Which led me to thinking about what influences writers.

When reading a particular writer whose works I enjoy, I like to know who they read, who has influenced them, who they admire, who inspires them. These paths broaden my own reading and influences. Often these paths lead back to the same  names. For example, two of my favourite authors are Toni Morrison and Mario Vargas Llosa, who both cite William Faulkner’s writing as an influence, and Faulkner has cited James Joyce.

I love Faulkner’s work, but I struggle with Joyce.

It is sort of like a writer’s whakapapa, tracing the roots of their writing.

My own writing seems so out of touch. There is no harmony; the words don’t match; the sentences are ambiguous; the plot is confusing; the characters are shallow. Why do I bother? I am feeling a bit of a fraud. It’s not easy. And I have to write a journal and expose my phoniness. It’s scary.

My son calls. ‘It’s just a story, Mum. Come for lunch.’

Back home, I sit at the computer and open my story. I am almost through another draft, changing from past to present tense. It seems to read better. It is time-consuming. I am also trying to find the answers to questions Reina has raised regarding the storyline and characters.

Question: What do my characters think about when they think about whānau?

Answer: …?

On Monday, I get an email from my five-year-old grandson in Invercargill: ‘Did you feel the earthquake, it was scary. Can you send my new fleece jacket before the summer weather.’

Novel excerpt: interaction between main character, Beth, and her father, Mikey, after period of estrangement.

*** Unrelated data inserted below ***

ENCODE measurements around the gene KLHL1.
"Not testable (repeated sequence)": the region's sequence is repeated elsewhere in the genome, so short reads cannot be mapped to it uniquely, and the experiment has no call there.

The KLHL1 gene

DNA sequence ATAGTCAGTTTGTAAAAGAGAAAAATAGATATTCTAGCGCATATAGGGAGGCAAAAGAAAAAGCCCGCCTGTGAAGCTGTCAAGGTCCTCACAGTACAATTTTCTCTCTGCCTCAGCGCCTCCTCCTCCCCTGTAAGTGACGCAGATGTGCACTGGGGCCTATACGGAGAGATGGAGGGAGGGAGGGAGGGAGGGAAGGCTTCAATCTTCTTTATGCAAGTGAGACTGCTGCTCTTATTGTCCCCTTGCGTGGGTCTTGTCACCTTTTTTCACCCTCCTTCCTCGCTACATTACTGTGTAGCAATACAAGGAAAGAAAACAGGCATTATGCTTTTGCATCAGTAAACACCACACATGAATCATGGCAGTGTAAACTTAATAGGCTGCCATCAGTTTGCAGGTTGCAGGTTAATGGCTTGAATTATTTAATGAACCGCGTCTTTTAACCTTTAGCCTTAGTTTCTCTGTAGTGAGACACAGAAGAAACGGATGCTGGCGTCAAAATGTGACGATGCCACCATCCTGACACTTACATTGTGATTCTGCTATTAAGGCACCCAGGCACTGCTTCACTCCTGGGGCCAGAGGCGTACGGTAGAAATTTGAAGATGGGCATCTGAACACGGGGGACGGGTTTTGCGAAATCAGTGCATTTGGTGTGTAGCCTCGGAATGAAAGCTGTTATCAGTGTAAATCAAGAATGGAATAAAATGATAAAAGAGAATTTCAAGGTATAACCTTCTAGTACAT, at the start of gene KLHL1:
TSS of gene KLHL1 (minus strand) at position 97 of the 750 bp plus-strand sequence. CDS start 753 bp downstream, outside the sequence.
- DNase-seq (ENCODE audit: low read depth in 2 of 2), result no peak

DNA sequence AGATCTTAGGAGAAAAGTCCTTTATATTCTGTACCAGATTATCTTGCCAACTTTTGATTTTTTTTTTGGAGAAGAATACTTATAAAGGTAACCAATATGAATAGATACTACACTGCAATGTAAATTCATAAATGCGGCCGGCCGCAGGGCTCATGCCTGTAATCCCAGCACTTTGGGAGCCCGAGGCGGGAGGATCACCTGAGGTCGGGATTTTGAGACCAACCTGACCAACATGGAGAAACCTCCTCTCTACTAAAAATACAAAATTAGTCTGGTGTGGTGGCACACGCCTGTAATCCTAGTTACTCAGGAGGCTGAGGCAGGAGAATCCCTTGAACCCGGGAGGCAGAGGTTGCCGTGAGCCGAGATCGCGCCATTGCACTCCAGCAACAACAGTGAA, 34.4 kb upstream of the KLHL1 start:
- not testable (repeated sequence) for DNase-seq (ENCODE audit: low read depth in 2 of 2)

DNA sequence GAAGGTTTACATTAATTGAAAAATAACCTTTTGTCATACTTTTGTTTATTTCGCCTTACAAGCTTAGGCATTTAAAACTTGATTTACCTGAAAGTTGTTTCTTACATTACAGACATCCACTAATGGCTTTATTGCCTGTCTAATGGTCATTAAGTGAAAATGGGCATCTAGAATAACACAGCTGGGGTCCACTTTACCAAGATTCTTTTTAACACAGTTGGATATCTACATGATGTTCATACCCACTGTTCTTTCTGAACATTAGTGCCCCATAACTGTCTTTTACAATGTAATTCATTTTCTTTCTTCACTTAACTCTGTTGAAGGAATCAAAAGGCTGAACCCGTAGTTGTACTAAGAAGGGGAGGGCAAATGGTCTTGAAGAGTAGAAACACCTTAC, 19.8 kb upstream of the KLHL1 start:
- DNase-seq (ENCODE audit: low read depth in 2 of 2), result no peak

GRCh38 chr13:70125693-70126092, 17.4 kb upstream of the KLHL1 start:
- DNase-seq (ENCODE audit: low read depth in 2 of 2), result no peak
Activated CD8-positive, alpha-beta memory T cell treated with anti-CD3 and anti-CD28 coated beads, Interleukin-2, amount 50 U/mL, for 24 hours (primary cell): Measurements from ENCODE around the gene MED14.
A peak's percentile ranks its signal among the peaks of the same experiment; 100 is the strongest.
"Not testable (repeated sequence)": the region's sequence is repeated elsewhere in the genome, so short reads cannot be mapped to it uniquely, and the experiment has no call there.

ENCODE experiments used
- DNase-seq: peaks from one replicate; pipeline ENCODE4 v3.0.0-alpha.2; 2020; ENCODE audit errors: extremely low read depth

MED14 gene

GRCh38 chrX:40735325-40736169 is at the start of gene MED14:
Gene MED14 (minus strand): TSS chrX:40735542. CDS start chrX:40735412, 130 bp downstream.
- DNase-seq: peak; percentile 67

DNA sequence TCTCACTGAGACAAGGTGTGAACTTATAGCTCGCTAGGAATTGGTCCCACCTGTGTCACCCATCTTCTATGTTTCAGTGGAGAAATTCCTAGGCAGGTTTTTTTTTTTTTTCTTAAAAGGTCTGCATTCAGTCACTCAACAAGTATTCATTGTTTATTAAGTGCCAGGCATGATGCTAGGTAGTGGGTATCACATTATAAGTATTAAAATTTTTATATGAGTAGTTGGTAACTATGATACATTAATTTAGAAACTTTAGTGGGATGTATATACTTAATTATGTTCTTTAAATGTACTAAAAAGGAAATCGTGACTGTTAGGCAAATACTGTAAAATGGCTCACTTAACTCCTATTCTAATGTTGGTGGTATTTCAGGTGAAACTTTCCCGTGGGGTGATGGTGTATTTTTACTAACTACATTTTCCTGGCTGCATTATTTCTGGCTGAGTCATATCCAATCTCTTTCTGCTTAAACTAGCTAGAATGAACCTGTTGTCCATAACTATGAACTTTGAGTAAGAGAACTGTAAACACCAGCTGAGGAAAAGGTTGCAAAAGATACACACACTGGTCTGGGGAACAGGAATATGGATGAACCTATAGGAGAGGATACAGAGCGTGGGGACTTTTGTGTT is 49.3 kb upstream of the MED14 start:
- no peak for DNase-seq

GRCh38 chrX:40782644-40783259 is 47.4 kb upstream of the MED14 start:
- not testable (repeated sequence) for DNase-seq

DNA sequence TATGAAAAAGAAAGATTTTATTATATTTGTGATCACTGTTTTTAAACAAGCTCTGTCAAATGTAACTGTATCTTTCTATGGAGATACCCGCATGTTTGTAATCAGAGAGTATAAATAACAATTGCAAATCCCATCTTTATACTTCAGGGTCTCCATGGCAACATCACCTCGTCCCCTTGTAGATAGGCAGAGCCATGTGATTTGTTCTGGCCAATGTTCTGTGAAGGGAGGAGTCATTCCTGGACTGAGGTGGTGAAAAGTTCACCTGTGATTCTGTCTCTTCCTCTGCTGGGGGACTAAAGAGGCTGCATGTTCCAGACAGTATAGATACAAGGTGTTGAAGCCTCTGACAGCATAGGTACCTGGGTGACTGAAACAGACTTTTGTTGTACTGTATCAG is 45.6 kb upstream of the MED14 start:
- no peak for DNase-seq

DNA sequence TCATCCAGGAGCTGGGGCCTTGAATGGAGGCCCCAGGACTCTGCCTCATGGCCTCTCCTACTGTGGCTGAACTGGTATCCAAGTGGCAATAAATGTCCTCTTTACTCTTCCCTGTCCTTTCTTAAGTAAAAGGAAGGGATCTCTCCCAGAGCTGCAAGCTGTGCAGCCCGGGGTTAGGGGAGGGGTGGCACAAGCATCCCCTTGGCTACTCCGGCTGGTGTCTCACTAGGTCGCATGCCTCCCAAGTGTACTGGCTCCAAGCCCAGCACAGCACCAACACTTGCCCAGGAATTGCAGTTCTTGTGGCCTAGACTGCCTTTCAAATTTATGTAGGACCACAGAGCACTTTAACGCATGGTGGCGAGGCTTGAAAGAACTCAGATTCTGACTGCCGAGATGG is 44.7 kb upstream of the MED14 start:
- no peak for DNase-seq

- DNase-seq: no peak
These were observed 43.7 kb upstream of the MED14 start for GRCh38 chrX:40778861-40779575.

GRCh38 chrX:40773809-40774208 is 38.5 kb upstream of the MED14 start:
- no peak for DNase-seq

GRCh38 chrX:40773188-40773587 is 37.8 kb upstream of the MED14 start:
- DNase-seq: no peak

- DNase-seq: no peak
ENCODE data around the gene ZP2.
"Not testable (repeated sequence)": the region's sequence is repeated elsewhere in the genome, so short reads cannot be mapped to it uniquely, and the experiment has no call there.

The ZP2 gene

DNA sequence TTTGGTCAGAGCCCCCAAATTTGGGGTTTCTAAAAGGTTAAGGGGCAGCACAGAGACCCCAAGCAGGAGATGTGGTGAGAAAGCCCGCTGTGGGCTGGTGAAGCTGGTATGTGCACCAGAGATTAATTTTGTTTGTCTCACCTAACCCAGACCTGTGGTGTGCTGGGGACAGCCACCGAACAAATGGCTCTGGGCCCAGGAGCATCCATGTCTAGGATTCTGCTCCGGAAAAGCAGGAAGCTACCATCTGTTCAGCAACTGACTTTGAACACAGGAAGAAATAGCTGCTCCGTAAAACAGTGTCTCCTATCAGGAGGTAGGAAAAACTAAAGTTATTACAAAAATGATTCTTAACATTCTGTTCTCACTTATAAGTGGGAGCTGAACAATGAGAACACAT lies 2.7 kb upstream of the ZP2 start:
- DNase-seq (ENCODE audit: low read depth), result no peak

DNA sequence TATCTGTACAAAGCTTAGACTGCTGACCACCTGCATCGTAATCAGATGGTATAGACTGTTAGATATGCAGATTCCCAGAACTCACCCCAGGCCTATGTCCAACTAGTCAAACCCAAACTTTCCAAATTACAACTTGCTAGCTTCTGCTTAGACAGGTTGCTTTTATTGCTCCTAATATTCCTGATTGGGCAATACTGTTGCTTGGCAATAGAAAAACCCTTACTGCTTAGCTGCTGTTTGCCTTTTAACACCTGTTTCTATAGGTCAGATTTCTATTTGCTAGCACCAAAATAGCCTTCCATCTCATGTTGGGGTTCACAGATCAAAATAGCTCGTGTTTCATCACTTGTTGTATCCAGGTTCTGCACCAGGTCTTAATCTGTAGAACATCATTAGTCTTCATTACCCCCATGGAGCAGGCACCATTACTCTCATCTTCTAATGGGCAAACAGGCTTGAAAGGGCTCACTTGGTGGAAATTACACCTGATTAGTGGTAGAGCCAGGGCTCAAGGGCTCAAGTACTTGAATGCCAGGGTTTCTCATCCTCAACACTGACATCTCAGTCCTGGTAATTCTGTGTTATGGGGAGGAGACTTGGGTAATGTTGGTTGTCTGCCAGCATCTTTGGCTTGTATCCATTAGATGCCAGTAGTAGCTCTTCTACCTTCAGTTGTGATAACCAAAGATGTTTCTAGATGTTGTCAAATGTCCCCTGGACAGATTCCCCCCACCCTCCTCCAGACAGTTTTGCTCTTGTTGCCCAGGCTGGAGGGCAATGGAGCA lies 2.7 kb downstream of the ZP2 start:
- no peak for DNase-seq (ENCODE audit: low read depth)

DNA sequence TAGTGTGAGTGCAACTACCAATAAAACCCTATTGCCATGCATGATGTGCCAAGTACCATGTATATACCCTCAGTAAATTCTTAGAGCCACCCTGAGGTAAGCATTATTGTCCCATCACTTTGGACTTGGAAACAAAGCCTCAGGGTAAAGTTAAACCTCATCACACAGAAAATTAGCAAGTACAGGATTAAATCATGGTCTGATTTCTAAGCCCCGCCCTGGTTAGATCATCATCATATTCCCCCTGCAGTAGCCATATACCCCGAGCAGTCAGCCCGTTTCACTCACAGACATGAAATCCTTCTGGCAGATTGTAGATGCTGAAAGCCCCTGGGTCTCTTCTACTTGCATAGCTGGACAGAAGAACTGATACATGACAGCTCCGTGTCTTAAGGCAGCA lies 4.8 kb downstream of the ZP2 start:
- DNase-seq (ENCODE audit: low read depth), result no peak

‘I don’t suppose you’d be able to put in a word for him.’ They had the same eyes, father and son. Her eyes. ‘He’s had a bit of trouble, before he came down here. But you know him; he’s not a bad boy.’ Then added, ‘He’s whānau, Beth, talk to him.’

That was strange coming from him now.

‘He won’t be going home tonight. Court in the morning, and he may not get bail then either.’

‘Let him know I was here, that’s all.’

Despite the trouble MJ caused, Mikey loves him, wants to help, wants to be seen as a father. But she needs him too, she is the firstborn, she is the good guy, isn’t she?

‘You all right, Beth?’ He leans forward and his voice drops. ‘I mean, this Kevin. He been giving you a rough time?’

This time he is looking at her hard. What does he mean? Screwing around, giving her the bash? like MJ. And what was he going to do about it if she wasn’t all right. ‘I’m fine,’ she says.

‘Ria will want to see you. How long you down for?’ He leans back from the table.

‘I’ll call. Hard to plan anything at present with all the different shifts.’

Outside the café they stand with their hands in their pockets. She yields first, moves forward to kiss his cheek, misses and her lips met the collar of his fleece lined jacket. He settles a hand on her shoulder.

‘Whānau, Beth, remember. He’d like to see you.’

***